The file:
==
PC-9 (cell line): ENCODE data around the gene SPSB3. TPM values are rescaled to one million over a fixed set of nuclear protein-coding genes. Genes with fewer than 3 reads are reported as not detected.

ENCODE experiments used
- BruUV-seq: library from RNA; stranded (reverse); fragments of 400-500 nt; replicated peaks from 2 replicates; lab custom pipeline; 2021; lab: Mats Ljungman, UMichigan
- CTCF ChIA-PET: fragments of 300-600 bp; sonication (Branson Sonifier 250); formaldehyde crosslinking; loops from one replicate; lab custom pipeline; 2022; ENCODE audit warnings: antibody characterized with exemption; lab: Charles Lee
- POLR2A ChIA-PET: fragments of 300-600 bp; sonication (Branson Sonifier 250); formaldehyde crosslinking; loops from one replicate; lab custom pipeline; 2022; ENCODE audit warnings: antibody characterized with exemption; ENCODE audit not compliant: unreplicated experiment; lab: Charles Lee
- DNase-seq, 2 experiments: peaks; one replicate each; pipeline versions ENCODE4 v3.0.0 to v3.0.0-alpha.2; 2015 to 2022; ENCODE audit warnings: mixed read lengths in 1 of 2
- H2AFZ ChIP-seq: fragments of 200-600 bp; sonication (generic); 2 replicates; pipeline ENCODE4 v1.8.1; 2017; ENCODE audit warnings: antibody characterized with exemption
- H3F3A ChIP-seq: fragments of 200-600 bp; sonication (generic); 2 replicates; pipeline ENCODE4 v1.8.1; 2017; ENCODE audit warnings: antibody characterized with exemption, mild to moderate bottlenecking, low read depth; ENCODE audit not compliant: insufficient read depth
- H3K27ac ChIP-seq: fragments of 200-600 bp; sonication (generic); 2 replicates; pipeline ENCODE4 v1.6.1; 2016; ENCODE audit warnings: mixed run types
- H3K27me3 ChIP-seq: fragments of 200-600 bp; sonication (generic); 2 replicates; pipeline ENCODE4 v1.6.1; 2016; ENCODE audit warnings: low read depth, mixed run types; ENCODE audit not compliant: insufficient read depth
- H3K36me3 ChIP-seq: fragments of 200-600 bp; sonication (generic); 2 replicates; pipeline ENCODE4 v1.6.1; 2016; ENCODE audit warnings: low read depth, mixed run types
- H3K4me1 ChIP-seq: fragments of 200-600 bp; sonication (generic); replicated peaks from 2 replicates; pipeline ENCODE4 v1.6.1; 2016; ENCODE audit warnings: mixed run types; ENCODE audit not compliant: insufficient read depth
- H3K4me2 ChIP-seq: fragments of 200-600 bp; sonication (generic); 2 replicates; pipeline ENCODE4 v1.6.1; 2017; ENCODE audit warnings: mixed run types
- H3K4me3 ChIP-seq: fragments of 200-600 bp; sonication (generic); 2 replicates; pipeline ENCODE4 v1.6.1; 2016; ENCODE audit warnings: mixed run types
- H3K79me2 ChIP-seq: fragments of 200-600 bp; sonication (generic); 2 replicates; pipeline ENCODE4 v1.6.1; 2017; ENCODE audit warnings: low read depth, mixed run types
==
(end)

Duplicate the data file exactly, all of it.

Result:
PC-9 (cell line): ENCODE data around the gene SPSB3. TPM values are rescaled to one million over a fixed set of nuclear protein-coding genes. Genes with fewer than 3 reads are reported as not detected.

ENCODE experiments used
- BruUV-seq: library from RNA; stranded (reverse); fragments of 400-500 nt; replicated peaks from 2 replicates; lab custom pipeline; 2021; lab: Mats Ljungman, UMichigan
- CTCF ChIA-PET: fragments of 300-600 bp; sonication (Branson Sonifier 250); formaldehyde crosslinking; loops from one replicate; lab custom pipeline; 2022; ENCODE audit warnings: antibody characterized with exemption; lab: Charles Lee
- POLR2A ChIA-PET: fragments of 300-600 bp; sonication (Branson Sonifier 250); formaldehyde crosslinking; loops from one replicate; lab custom pipeline; 2022; ENCODE audit warnings: antibody characterized with exemption; ENCODE audit not compliant: unreplicated experiment; lab: Charles Lee
- DNase-seq, 2 experiments: peaks; one replicate each; pipeline versions ENCODE4 v3.0.0 to v3.0.0-alpha.2; 2015 to 2022; ENCODE audit warnings: mixed read lengths in 1 of 2
- H2AFZ ChIP-seq: fragments of 200-600 bp; sonication (generic); 2 replicates; pipeline ENCODE4 v1.8.1; 2017; ENCODE audit warnings: antibody characterized with exemption
- H3F3A ChIP-seq: fragments of 200-600 bp; sonication (generic); 2 replicates; pipeline ENCODE4 v1.8.1; 2017; ENCODE audit warnings: antibody characterized with exemption, mild to moderate bottlenecking, low read depth; ENCODE audit not compliant: insufficient read depth
- H3K27ac ChIP-seq: fragments of 200-600 bp; sonication (generic); 2 replicates; pipeline ENCODE4 v1.6.1; 2016; ENCODE audit warnings: mixed run types
- H3K27me3 ChIP-seq: fragments of 200-600 bp; sonication (generic); 2 replicates; pipeline ENCODE4 v1.6.1; 2016; ENCODE audit warnings: low read depth, mixed run types; ENCODE audit not compliant: insufficient read depth
- H3K36me3 ChIP-seq: fragments of 200-600 bp; sonication (generic); 2 replicates; pipeline ENCODE4 v1.6.1; 2016; ENCODE audit warnings: low read depth, mixed run types
- H3K4me1 ChIP-seq: fragments of 200-600 bp; sonication (generic); replicated peaks from 2 replicates; pipeline ENCODE4 v1.6.1; 2016; ENCODE audit warnings: mixed run types; ENCODE audit not compliant: insufficient read depth
- H3K4me2 ChIP-seq: fragments of 200-600 bp; sonication (generic); 2 replicates; pipeline ENCODE4 v1.6.1; 2017; ENCODE audit warnings: mixed run types
- H3K4me3 ChIP-seq: fragments of 200-600 bp; sonication (generic); 2 replicates; pipeline ENCODE4 v1.6.1; 2016; ENCODE audit warnings: mixed run types
- H3K79me2 ChIP-seq: fragments of 200-600 bp; sonication (generic); 2 replicates; pipeline ENCODE4 v1.6.1; 2017; ENCODE audit warnings: low read depth, mixed run types